Episode VII: The fakes awaken. Most of the 22 million comments submitted in the Federal Communications Commission’s 2017 net neutrality proceeding were fake. A 19-year-old submitted 7.7 million fake comments supporting net neutrality and a broadband industry group filed 8.5 million phony opposing missives, according to an investigation by the New York Attorney General’s office. Some well-known broadband companies involved hired firms to conduct the campaign but there was no evidence they had “direct knowledge of fraud,” the AG's report said. In other messy regulatory matters, online financial services startup but not a bank Chime agreed to stop calling itself a bank per a settlement with California's Department of Financial Protection and Innovation.
Not dead yet. It actually has nothing to do with a measurement of 2 nanometers, but IBM announced a major breakthrough in cramming more transistors onto the silicon chips that run our world, furthering Moore's Law yet again. But, yes, yes, they are calling it "the world's first 2 nanometer chip" and it will help make chips that are more powerful while using less energy. Ian Cutress at Anand Tech has a great explanation of why the breakthrough matters a lot yet doesn't actually include any features measuring 2 nanometers. By the way, the same is true of TSMC's "7 nanometer" chips or Intel's "10 nanometer" chips, regardless of the cool-sounding 1/10,000 the-width-of-a-human-hair descriptions we could make.
FOOD FOR THOUGHT
Most recent smartphones and even some computers can be set to shift the colors on screen to display less blue light towards the end of the day. On Apple iPhones this is the "Night Shift" setting and on Android it's "Night Mode." The idea is supposedly that seeing less blue light will help users fall asleep more easily. Researchers sadly found otherwise, as Samuel Axon reports for Ars Technica.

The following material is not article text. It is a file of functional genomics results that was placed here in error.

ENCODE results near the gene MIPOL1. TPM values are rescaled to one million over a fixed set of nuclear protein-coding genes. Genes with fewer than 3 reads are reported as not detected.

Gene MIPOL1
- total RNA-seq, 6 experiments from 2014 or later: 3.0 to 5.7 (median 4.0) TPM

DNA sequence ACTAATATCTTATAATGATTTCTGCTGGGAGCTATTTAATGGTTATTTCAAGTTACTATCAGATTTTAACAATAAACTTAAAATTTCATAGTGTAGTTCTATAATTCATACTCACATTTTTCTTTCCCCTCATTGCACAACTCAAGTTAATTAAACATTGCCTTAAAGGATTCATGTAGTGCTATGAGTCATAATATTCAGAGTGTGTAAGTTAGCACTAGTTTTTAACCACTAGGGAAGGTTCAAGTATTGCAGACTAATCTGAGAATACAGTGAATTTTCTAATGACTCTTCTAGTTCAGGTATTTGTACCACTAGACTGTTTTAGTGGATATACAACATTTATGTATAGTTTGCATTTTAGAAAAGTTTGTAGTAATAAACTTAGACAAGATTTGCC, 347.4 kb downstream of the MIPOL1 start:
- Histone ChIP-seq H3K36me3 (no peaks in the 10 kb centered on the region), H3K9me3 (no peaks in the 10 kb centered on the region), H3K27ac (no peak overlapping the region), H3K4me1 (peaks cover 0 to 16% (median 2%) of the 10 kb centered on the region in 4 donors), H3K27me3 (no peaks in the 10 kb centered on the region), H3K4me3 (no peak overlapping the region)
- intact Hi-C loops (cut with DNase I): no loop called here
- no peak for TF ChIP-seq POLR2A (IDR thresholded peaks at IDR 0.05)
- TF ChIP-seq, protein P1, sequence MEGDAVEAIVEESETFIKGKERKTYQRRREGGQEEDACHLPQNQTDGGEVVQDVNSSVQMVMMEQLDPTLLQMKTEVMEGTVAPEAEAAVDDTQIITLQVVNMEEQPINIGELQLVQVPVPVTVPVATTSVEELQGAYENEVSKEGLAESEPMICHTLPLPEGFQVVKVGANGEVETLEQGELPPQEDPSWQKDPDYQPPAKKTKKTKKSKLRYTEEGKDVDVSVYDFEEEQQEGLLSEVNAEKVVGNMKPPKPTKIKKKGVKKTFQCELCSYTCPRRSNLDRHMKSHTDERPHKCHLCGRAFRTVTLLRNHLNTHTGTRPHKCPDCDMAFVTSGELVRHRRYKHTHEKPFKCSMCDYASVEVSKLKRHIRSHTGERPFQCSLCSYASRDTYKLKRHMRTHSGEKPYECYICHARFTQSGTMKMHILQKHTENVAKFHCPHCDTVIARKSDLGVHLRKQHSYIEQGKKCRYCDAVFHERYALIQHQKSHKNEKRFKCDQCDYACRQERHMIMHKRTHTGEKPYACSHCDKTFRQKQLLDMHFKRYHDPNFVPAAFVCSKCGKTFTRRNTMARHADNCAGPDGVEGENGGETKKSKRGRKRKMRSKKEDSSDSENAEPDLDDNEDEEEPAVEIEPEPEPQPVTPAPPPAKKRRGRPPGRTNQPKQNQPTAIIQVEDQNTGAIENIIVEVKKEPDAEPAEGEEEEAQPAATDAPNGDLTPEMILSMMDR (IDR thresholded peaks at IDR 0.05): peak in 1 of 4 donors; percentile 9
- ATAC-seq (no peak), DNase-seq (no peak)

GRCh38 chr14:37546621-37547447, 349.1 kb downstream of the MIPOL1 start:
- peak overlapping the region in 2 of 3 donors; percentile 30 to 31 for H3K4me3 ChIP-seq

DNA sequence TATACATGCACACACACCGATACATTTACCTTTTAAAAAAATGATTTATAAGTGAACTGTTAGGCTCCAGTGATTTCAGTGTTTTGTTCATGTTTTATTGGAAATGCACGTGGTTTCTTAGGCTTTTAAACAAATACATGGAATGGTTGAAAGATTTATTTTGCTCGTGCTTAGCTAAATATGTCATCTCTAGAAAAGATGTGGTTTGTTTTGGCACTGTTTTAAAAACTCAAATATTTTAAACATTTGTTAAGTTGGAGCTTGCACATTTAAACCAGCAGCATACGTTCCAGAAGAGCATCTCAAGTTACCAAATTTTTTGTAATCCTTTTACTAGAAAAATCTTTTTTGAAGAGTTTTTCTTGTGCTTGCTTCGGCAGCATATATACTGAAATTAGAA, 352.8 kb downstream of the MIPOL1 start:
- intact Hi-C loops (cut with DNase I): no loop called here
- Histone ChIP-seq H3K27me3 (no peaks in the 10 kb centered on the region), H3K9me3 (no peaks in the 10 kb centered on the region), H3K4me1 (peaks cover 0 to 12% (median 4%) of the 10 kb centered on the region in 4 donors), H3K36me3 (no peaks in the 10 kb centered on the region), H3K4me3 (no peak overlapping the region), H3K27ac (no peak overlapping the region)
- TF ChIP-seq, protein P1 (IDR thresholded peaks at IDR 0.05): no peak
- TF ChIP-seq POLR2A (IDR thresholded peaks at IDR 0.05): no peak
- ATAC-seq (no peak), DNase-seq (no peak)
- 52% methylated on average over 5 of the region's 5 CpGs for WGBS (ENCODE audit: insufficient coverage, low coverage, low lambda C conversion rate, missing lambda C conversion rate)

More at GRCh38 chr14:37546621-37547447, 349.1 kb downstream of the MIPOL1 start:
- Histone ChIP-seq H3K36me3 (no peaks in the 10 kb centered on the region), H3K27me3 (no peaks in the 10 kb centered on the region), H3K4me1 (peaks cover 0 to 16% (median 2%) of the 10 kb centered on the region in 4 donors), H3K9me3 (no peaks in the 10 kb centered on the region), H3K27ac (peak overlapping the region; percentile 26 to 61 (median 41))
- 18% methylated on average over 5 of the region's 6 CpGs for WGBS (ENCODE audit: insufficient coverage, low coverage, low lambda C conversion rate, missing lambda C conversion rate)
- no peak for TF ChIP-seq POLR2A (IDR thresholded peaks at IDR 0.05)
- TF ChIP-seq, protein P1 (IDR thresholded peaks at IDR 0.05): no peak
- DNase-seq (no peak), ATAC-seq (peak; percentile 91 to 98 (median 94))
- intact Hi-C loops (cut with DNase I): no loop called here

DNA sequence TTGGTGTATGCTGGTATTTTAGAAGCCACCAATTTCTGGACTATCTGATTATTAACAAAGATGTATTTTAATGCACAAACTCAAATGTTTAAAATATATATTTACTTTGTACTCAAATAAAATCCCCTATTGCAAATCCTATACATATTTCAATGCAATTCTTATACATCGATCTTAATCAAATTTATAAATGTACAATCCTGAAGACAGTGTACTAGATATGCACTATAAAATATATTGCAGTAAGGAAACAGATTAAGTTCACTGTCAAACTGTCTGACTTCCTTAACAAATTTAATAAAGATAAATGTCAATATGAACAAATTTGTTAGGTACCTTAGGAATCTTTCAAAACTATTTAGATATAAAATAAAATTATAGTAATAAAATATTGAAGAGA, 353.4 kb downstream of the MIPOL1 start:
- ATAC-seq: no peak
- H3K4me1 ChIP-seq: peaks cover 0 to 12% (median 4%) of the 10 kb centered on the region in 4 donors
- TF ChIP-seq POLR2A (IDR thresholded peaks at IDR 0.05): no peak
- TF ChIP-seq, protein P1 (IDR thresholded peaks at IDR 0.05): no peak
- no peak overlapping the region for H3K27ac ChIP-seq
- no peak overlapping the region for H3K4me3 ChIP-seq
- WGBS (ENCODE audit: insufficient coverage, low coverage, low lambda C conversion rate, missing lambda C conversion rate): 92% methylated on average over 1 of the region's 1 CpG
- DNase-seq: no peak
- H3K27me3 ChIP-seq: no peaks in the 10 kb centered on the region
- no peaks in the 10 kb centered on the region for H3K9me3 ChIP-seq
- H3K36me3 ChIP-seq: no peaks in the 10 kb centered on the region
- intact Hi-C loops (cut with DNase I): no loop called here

For individuals who slept more than 6.8 hours per night, there was some improvement in sleep quality for those who did not use their smartphones at all. But Night Shift didn't have a significant impact, and there was no difference between those who used smartphones and those who didn't when the amount of sleep was less than 6.8 hours per night.
"This suggests that when you are super tired, you fall asleep no matter what you did just before bed... the sleep pressure is so high, there is really no effect of what happens before bedtime," said Chad Jensen, one of the researchers.
The researchers further posited that mental stimulation, not the kind of light displayed, plays a role in impacting sleep quality for those who regularly get a sufficient amount of sleep.
FOR YOUR WEEKEND READING PLEASURE
A few great long reads I came across this week:
TikTok and the Vibes Revival (The New Yorker)
Increasingly, what we’re after on social media is not narrative or personality but moments of audiovisual eloquence.
After years as a meme, ‘Disaster Girl’ takes control of her image — with a hefty payoff (Raleigh News & Observer)
Zoe Roth couldn’t stop checking her phone. “What’s it at now, what’s it at now?” her co-workers asked as they passed by the hostess stand at the Italian restaurant Il Palio. She gave a live play-by-play, and everyone on staff was invested. As the clock neared 6 p.m. on April 17, she was shaking. Zoe was in the middle of an online auction for a photo, one that years ago had made her 4-year-old self famous.
The Last Days of Satoshi: What Happened When Bitcoin’s Creator Disappeared (Bitcoin Magazine)
They suspected that he was British[X], that he was Yakuza[X], that he laundered money[X]. They wondered if he was a woman[X], laid claim just in case[X] and joked about fucking him[X]. They kept contingencies for if he proved crazy[X], eyed for shifts in his sleep[X], debated why he spoke and didn’t speak and sent him eager patches signed with pretty please[X].
How Roku’s ad sales boss Alison Levin successfully steered through the pandemic (CNBC)
"We knew that the dam that would break and the tipping point would happen.”
IN CASE YOU MISSED IT
Why rivals Microsoft, Google, and IBM are teaming up on a big cloud project By Jonathan Vanian
Honest company’s investors (partly) cash out By Lucinda Shen
Book publishers try writing a new chapter with the help of tech By Jennifer Alsever
At these companies, A.I. is already driving revenue growth By François Candelon and Georgie Stokol
American companies pledged $50 billion to Black communities. Most of it hasn’t materialized By Marco Quiroz-Gutierrez
(Some of these stories require a subscription to access. Thank you for supporting our journalism.)
BEFORE YOU GO
The food in Rome is pretty fantastic, so I'm not sure why the city is the testbed for the new Mr Go Pizza machine that can knead out a pizza dough, add toppings, and bake it—all in just three minutes. As one university student told Reuters—and who better to judge the quality of a pizza-making-robot machine than a university student?—"it's okay but it's not pizza." Find a better-than-okay slice near you this weekend and we'll see you back here on Monday.